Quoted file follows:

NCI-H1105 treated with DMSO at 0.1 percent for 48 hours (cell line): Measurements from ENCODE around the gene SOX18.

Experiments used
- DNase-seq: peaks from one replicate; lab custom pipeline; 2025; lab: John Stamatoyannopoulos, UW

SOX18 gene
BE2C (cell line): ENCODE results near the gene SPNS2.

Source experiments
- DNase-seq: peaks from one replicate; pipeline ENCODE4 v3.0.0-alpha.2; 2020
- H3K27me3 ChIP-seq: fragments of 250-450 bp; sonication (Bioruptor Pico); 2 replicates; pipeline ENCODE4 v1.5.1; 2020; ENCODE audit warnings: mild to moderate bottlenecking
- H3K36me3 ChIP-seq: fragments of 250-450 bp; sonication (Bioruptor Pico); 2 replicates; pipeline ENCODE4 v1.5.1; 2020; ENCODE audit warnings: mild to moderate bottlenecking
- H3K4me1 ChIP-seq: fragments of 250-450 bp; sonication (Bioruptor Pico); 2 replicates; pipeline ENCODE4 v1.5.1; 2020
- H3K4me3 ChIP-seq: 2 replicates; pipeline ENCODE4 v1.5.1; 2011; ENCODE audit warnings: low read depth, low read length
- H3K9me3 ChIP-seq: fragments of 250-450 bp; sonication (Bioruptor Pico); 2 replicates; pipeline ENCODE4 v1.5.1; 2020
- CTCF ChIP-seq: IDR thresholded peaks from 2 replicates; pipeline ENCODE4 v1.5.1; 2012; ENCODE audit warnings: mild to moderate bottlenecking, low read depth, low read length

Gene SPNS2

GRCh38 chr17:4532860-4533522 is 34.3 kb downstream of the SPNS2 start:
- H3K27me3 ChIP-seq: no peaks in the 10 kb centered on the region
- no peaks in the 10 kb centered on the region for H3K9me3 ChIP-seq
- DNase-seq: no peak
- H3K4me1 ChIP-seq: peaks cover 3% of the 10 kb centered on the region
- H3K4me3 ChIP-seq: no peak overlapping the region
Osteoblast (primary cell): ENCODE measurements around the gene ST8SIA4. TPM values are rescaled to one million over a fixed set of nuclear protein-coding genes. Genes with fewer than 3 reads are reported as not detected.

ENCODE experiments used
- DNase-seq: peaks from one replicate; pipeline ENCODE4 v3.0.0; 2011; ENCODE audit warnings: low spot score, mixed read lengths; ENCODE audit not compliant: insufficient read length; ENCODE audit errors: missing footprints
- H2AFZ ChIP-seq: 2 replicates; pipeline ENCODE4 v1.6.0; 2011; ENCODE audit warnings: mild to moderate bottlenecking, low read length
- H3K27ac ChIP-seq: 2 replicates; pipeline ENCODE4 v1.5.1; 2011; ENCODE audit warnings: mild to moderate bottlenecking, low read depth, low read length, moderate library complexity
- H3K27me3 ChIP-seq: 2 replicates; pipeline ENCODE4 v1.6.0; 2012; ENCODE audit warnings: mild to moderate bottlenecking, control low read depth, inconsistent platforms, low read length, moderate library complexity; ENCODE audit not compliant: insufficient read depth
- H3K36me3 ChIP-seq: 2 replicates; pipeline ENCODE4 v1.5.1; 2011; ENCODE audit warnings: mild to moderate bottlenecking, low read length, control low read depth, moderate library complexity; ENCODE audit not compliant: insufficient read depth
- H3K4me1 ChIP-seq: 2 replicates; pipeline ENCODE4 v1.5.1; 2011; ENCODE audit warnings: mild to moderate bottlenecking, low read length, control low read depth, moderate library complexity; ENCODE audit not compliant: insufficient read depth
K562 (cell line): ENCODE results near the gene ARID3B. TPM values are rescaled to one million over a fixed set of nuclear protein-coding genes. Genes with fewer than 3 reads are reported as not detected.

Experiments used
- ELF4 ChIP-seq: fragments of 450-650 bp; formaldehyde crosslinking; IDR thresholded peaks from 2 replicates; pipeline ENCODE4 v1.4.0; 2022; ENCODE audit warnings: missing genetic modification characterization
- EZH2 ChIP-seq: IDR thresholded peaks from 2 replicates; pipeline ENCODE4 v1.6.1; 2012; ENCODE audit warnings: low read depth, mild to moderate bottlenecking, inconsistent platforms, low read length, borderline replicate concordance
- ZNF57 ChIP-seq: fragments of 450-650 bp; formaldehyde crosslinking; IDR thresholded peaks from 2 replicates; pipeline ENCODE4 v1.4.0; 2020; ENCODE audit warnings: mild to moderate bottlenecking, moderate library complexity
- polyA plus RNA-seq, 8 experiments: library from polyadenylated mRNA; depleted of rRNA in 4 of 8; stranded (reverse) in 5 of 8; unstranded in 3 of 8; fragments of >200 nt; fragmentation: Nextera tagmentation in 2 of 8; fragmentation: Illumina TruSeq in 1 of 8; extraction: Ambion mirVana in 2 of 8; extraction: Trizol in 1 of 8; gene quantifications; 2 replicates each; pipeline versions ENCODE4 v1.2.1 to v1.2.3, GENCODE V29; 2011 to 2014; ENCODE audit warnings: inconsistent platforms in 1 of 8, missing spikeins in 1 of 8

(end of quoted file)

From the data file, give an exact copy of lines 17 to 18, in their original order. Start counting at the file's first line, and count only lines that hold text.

- no peaks in the 10 kb centered on the region for H3K9me3 ChIP-seq
- DNase-seq: no peak